A senior Ukrainian official warned that Russia can reconstitute itself as a serious threat to Ukraine in the long run despite facing severe force generation problems at this time. Deputy Chief of the Main Operational Directorate of the Ukrainian General Staff Brigadier General Oleksiy Hromov stated on April 13 that Russian crypto-mobilization efforts are stagnating due to Russians’ growing awareness that causality rates for Russian soldiers in Ukraine are high. Hromov stated that Volgograd and Saratov oblasts have only met seven percent (134 of the 7,800 recruits) and 14 percent (270 of the 7,600 recruits) of their regional recruitment quotas for the first quarter of 2023 respectively. Hromov also stated that Moscow is creating “alternative” private military companies (PMCs) to fill these gaps, but that these PMCs will not be as powerful as the Wagner Group in the near future, partially supporting previous ISW forecasts. Hromov noted that Ukraine and its allies must not underestimate Russian force generation capabilities in the long run for a protracted war of attrition. ISW has previously warned that the US and NATO should not underestimate Russian capabilities in the long run, as Russia can regenerate by leveraging its population and defense industrial base (DIB) to threaten Ukraine and NATO if Russian President Vladimir Putin decides to fundamentally change Russia’s strategic resource allocation over the long run. Russian Defense Minister Sergey Shoigu announced plans on January 17 to form 12 new maneuver divisions over the course of several years, for example.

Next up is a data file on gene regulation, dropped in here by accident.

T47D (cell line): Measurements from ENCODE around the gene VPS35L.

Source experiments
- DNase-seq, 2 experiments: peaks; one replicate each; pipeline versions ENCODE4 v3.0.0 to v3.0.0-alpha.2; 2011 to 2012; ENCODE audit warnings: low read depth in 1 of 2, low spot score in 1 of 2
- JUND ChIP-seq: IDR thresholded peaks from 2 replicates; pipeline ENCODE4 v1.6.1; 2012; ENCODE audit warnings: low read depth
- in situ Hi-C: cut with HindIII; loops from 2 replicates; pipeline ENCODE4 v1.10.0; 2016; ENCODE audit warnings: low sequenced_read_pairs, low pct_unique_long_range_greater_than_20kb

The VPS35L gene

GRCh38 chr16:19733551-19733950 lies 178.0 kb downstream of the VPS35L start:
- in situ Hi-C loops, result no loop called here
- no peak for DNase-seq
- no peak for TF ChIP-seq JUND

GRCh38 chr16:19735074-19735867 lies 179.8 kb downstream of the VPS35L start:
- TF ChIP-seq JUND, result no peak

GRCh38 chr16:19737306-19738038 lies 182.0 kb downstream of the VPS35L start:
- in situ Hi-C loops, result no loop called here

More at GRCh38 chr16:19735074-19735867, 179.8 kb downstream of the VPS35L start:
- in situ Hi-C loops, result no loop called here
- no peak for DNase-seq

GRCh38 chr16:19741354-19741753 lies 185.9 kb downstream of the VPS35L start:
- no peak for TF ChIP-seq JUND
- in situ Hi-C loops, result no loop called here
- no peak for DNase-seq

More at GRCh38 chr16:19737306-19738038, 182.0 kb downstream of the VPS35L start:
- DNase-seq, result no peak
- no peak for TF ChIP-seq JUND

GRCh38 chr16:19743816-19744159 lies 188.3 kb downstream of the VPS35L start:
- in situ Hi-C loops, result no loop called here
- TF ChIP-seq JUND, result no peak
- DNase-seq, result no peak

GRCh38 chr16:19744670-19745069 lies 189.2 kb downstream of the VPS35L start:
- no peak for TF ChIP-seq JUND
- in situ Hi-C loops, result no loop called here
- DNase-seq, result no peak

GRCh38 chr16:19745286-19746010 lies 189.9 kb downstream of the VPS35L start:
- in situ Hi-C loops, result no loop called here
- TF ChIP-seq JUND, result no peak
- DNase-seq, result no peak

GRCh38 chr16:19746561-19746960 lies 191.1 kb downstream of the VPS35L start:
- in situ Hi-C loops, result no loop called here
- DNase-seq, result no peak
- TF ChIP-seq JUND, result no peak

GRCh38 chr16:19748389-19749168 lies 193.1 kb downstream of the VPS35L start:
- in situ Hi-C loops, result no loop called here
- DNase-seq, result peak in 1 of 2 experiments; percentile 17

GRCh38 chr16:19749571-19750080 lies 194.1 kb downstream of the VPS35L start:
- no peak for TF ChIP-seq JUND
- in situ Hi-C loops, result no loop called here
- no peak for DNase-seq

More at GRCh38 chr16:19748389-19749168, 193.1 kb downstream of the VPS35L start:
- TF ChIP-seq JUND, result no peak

The Kremlin has not yet undertaken the necessary reorganization of its war effort to effectively leverage economies of scale to support large-scale Russian force generation, however. Current Russian half-measures and decentralized recruitment efforts to regenerate forces such as crypto-mobilization, leaning on Russia’s regions to generate volunteers, relying on new small PMCs, and pressuring various Russian state-owned enterprises to sponsor and pay for recruitment campaigns seek to shift the resource burden to generate forces among different siloviki and elements of the Russian state. The Kremlin is reportedly billing the Russian state-owned energy company Gazprom for its volunteer recruitment efforts in occupied Donetsk Oblast, offering volunteers 400,000 rubles (approximately $4,900) salary per month. A Russian State Duma official proposed the institution of a new 2–3% “military tax” on Russian citizens’ income — a provision that would allow Putin to reduce the burden on existing federal funds but would likely anger more Russians. These various Russian groups’ resources are finite. The Kremlin’s currently unsustainable effort to commandeer them will exhaust itself without fundamental resource generation and resource allocation reform. These current efforts will generate some additional combat power in the short term, to be sure, but will do so with diminishing marginal returns at increasing cost. The Russian state’s current model of resource allocations and economies of scale do not synergize disjointed efforts to tap discrete resource pools. The Kremlin’s decision to continue relying on financially incentivizing voluntary recruits with both one-time payments and accrued lifetime benefits will create large long-term structural costs and will not be sustainable indefinitely.